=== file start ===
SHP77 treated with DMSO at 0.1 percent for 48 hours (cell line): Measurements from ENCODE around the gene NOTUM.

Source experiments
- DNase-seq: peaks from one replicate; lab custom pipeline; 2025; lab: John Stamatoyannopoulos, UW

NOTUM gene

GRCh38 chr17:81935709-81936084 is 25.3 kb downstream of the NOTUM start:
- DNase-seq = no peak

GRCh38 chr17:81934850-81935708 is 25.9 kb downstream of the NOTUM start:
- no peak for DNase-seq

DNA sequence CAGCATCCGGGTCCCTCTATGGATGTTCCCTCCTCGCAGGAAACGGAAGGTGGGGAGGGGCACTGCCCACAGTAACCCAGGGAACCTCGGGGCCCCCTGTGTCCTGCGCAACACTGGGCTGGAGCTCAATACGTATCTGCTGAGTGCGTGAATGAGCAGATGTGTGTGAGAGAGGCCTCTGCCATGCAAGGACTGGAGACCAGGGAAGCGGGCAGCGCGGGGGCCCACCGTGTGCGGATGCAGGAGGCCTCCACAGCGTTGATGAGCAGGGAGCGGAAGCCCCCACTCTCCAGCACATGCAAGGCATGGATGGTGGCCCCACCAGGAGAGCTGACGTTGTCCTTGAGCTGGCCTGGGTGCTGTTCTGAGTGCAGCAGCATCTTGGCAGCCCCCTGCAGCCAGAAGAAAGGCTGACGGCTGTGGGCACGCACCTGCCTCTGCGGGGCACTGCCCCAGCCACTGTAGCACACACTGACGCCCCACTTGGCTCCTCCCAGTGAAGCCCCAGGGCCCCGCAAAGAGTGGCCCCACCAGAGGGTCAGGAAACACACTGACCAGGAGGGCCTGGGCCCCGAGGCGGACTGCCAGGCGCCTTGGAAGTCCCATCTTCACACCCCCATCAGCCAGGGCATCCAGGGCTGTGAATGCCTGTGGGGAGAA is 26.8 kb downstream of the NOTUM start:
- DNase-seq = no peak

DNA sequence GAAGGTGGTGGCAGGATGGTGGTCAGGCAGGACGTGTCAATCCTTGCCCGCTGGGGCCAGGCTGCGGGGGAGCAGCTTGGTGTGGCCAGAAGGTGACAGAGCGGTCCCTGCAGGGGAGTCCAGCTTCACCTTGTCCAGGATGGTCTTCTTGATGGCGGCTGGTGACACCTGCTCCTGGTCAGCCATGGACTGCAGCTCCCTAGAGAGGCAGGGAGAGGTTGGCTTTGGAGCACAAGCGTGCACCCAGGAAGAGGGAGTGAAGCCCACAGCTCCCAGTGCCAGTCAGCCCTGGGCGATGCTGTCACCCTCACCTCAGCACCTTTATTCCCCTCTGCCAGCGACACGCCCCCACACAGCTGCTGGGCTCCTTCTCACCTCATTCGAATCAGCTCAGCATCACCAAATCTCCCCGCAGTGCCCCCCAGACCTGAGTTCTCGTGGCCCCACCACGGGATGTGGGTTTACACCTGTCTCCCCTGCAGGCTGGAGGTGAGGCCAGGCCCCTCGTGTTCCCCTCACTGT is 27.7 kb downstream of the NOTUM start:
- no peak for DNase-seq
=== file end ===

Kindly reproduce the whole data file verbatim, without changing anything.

SHP77 treated with DMSO at 0.1 percent for 48 hours (cell line): Measurements from ENCODE around the gene NOTUM.

Source experiments
- DNase-seq: peaks from one replicate; lab custom pipeline; 2025; lab: John Stamatoyannopoulos, UW

NOTUM gene

GRCh38 chr17:81935709-81936084 is 25.3 kb downstream of the NOTUM start:
- DNase-seq = no peak

GRCh38 chr17:81934850-81935708 is 25.9 kb downstream of the NOTUM start:
- no peak for DNase-seq

DNA sequence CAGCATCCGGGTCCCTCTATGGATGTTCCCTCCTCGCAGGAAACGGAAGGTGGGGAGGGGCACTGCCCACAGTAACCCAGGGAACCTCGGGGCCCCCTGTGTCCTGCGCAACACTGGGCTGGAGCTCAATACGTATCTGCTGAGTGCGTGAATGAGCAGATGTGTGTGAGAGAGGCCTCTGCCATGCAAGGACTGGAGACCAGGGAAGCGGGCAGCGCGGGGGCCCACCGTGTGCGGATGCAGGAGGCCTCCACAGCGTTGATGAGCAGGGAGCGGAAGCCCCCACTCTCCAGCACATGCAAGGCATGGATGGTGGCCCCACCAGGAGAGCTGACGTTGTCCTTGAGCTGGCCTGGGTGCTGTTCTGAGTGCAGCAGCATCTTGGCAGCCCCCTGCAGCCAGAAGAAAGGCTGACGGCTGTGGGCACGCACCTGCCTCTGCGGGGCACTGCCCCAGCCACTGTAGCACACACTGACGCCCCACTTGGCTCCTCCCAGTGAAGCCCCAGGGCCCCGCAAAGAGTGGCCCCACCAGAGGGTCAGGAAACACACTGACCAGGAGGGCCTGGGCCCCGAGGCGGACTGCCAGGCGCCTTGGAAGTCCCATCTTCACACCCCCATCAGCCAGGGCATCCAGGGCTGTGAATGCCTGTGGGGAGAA is 26.8 kb downstream of the NOTUM start:
- DNase-seq = no peak

DNA sequence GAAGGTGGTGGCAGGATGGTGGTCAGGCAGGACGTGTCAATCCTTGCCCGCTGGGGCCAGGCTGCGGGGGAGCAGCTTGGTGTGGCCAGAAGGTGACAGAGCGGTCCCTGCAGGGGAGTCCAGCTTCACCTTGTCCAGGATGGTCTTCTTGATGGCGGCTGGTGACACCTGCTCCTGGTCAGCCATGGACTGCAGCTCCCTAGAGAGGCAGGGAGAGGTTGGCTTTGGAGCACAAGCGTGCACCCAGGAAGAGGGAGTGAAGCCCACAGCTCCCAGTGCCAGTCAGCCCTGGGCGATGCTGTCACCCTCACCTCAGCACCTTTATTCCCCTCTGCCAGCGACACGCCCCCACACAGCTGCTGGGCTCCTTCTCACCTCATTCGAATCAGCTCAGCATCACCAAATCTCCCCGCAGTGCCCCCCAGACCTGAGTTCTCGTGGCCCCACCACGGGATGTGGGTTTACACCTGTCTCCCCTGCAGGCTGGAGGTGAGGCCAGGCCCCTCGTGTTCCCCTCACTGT is 27.7 kb downstream of the NOTUM start:
- no peak for DNase-seq